Every McLaughlin album has something to offer, and Inner Worlds
is no exception. However, it is easily McLaughlin's weakest outing.
Released in 1976, Inner Worlds
features the third and scaled down edition of the Mahavishnu Orchestra. No more strings. No more horns. No more Ponty. Was this album made just to finish the contract out? Who knows? After the exciting Visions Of The Emerald Beyond,
this record was a disappointment. So much more had been expected.
Michael Walden on drums, Stu Goldberg on synthesizer and Ralphe Armstrong on bass add their highly capable talents to the mix, and McLaughlin unveiled an early guitar synthesizer on this album to varied results.
The album certainly features some fine music. You just have to search for it. The strong R&B influence present on this record did not go over well with many of McLaughlin’s fans. Perhaps he attempted to make an album he thought would be more accessible. After all, the Mahavishnu Orchestra had often been criticized as being just too serious. Again, who knows?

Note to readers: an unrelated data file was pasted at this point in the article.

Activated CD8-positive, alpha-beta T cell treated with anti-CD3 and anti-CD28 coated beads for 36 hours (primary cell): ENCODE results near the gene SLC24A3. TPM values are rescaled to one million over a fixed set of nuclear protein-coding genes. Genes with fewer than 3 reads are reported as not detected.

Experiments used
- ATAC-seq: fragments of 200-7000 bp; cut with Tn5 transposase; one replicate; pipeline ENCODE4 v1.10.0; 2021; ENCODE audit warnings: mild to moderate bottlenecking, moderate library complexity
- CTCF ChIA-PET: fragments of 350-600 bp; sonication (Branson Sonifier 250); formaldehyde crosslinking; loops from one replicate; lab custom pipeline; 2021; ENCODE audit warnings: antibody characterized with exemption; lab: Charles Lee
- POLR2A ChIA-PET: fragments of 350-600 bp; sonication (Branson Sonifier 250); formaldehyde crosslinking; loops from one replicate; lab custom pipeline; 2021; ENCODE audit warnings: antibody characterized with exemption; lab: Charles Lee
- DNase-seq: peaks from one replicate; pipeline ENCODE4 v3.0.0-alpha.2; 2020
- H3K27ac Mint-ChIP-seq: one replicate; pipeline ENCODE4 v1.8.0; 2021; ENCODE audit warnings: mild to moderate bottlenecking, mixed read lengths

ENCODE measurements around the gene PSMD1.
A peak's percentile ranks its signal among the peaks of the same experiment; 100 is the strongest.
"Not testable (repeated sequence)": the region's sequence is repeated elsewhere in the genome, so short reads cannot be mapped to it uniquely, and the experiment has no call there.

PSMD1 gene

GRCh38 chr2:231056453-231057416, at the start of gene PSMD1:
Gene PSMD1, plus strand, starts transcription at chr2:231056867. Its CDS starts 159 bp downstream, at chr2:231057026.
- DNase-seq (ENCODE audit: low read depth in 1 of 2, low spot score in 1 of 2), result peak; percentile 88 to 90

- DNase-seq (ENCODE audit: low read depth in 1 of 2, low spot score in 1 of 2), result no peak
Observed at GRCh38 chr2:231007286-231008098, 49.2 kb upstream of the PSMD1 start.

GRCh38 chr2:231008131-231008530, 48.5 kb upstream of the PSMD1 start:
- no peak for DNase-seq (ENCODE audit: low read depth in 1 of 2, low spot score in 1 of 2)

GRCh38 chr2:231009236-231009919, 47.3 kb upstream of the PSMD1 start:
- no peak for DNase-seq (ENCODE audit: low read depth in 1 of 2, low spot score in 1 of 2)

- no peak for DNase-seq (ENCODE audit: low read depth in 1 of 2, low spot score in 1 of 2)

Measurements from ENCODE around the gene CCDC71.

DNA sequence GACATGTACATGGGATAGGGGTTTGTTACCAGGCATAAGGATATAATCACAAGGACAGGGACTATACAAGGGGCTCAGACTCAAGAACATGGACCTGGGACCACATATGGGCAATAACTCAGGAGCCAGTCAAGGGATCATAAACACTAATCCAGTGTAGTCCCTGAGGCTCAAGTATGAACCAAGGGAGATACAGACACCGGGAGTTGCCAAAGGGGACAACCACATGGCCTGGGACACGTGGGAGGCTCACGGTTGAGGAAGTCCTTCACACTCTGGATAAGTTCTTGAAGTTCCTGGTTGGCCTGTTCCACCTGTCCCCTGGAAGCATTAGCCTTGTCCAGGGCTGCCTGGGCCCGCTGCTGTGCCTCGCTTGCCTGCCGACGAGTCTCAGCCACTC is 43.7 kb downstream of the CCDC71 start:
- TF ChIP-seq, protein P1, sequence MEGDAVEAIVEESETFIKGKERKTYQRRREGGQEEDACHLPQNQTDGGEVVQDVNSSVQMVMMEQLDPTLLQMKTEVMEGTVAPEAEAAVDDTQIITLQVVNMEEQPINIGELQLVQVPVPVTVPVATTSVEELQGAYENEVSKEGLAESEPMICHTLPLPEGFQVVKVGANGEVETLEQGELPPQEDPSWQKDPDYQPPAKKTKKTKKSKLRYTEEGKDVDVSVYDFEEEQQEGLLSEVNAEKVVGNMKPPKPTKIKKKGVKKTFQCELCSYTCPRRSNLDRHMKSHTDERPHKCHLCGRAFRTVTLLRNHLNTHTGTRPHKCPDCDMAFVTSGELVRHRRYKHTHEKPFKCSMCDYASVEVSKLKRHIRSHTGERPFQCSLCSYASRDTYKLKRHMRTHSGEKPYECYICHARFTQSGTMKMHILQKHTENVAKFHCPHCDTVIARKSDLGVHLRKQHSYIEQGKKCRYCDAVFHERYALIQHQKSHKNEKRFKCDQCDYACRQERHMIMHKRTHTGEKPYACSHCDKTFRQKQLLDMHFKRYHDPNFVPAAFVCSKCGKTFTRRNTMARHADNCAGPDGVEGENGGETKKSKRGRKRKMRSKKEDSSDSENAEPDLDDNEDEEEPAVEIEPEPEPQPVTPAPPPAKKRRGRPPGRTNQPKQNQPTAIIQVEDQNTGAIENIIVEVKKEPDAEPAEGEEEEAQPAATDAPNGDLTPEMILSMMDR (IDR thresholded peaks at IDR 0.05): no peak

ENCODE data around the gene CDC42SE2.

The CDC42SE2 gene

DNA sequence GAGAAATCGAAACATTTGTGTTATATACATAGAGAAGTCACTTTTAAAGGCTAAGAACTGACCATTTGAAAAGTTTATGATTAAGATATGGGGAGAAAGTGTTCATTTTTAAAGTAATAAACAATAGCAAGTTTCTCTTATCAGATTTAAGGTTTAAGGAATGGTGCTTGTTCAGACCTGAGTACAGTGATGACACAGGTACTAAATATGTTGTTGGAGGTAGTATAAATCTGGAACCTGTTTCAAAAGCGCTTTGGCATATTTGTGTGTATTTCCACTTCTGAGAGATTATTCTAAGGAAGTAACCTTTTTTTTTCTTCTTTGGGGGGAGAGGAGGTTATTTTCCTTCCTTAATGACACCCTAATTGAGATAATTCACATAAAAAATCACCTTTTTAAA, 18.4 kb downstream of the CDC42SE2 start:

Without question, the worst tune McLaughlin ever recorded appears on this album. "Miles Out" should be avoided like the plague. We'll just call it an experiment that didn't work. Conversely, check out "Way of the Pilgrim", which is stellar work. Walden penned this piece and much like "Cosmic Strut" which he wrote for Visions
- It kicks ass! Inner Worlds
also offers some other fine tunes, but extracurricular vocals and a concept looking for an album prove to be its ultimate downfall. Use your CD skip function and enjoy the worthwhile tunes.
An interesting postscript: years later, Ralph Armstrong successfully sued a rap group for sampling his vocals from the Inner Worlds
tune "Planetary Citizen".
Related link: John McLaughlin Reviews @ All About Jazz .
Personnel: John McLaughlin- guitar, guitar synthesizer, vocals; Michael Walden-
drums, vocals; Stu Goldberg- keyboards, vocals; Ralph Armstrong- bass,